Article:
Scientists say the fossil footprints, found in a stretch of land in the Arabian Desert, indicates ancient elephants traveled in herds, not unlike modern elephants.
According to a press release
, this discovery at the Mleisa 1 site in the United Arab Emirates denotes the "oldest known evidence of how elephant ancestors interacted socially."
The discovery was made through aerial photos which were taken by a remotely operated camera secured to a kite which flew above the region. BBC News
reported this region is well-known to locals, it was first studied by scientists in 2001. However, it wasn't until the images taken from above showed greater detail that scientists were able to see what they consider a significant find, providing the social-aspects of ancient elephant behavior.
“Once we saw it aerially, it became a much different and clearer story,” Brian Kraatz, one of the researchers on the international team, said. “Seeing the whole site in one shot meant we could finally understand what was happening.”
Researchers have indicated this herd consisted of at least 13 elephants, with varied ages ranging from adults to a young calf. Live Science
reported the area studied is large, and equates to about nine U.S. football fields (5 hectares).
With this find, scientists feel it has opened up an ability to recreate the socialized living habits of elephants living seven million years ago. And the researchers believe what they've found closely resembles the habits of modern day elephants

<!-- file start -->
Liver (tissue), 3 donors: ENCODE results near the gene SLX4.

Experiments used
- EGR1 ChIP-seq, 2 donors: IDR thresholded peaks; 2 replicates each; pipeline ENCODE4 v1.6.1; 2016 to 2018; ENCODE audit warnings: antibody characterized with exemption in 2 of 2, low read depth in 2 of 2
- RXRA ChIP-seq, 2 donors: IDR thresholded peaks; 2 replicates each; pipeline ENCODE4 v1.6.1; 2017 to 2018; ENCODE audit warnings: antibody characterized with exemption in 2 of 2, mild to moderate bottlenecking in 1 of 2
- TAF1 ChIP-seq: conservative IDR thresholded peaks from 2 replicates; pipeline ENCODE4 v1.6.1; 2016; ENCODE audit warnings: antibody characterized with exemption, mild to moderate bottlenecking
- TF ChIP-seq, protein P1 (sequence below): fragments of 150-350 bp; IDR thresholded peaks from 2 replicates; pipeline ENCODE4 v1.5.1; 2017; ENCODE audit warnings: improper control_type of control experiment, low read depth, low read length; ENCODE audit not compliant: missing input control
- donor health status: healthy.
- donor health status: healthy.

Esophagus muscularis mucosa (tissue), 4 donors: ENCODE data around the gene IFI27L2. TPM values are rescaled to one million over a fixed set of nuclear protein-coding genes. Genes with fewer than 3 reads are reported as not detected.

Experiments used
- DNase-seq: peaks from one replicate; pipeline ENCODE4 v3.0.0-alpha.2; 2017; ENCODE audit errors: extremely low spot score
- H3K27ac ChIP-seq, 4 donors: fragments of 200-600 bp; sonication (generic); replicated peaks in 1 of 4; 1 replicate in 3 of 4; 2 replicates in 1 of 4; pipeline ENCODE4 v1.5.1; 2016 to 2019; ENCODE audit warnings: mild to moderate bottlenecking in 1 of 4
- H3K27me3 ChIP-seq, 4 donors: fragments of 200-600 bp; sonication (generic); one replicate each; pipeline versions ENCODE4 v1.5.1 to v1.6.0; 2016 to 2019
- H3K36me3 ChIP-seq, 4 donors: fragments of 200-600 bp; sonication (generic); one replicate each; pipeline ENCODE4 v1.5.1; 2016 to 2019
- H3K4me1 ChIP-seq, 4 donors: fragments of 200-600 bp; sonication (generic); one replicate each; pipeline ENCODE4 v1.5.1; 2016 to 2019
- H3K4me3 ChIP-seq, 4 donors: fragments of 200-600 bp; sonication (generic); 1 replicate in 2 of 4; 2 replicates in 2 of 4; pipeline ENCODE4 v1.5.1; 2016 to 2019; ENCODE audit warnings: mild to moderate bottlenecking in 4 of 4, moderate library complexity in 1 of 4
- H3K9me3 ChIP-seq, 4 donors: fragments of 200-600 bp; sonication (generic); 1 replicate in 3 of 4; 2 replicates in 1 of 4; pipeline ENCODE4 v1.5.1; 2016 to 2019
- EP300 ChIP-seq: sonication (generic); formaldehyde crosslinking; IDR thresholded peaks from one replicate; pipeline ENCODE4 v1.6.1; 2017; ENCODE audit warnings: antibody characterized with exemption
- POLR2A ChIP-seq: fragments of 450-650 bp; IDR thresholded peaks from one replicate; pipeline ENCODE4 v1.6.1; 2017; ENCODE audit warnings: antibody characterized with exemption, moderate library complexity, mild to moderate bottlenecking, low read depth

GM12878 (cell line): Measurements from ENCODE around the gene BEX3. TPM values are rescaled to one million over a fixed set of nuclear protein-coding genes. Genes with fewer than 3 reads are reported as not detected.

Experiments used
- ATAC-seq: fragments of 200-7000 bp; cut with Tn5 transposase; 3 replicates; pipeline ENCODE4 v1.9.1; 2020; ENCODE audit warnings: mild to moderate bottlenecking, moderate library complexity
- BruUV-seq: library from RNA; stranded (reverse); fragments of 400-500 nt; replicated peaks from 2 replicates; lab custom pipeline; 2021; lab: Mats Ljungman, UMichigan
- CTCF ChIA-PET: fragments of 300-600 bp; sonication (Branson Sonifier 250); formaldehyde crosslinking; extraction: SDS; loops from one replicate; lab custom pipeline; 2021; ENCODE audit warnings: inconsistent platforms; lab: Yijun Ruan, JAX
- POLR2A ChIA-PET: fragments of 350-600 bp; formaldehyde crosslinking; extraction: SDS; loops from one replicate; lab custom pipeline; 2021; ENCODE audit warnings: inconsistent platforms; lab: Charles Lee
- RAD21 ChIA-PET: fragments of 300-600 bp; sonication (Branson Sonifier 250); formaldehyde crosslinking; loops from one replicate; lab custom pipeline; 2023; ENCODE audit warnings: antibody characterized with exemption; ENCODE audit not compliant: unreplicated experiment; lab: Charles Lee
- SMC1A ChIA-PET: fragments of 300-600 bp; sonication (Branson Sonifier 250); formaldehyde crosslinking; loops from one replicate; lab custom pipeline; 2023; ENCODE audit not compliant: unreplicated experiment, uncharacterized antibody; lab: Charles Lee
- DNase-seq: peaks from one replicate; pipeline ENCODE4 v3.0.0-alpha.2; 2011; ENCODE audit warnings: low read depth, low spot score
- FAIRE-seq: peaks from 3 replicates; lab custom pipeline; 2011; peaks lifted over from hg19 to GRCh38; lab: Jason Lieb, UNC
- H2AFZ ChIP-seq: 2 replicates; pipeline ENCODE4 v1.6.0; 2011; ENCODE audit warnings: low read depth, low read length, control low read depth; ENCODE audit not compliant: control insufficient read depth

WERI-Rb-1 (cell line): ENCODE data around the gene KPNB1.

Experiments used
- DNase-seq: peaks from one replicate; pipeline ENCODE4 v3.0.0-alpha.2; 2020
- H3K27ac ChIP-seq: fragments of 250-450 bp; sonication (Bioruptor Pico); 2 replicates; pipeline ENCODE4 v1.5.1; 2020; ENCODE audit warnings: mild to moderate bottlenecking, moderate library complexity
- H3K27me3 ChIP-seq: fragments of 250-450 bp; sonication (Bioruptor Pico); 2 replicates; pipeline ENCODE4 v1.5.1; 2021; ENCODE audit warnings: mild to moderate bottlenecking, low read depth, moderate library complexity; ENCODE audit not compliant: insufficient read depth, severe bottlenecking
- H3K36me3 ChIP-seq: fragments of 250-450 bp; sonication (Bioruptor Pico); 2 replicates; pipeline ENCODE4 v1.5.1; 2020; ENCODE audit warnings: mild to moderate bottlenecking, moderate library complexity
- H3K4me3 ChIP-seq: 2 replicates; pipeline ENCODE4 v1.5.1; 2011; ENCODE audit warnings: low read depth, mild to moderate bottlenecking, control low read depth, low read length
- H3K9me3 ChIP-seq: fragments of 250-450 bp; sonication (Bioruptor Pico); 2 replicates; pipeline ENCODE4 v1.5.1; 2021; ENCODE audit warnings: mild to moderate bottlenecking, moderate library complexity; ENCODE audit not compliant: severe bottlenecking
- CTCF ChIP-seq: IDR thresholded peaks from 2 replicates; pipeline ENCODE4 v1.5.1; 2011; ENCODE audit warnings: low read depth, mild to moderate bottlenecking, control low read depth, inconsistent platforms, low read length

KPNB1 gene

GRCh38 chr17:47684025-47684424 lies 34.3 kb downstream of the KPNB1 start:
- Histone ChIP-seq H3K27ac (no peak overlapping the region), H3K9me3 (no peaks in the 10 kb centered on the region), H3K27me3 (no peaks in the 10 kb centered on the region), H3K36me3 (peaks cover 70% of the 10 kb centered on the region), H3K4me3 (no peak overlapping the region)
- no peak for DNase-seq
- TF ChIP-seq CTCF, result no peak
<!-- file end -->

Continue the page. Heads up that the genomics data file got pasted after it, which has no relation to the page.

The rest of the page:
For instance, is not uncommon for males to leave the group once maturity is reached and go off exploring and/or joining other groups. Researchers found within these tracks a 853-foot-long separate set
of perpendicular footprints of a larger solo animal, presumably a male.
Additionally, none of the tracks crossed, which scientists say indicates these footprints most likely come from a herd traveling together through a muddy region which dried out and the prints were buried. These footprints were captured in fossilized preservation, and later revealed through erosion.
“Basically, this is fossilized behavior,” said Dr. Faysal Bibi, primary author of the study, in the press release. “This is an absolutely unique site, a really rare opportunity in the fossil record that lets you see animal behavior in a way you couldn’t otherwise do with bones or teeth.”
The study detailing the find at Mleisa 1 is outlined in the Feb. 22 edition of the journal Royal Society Biology Letters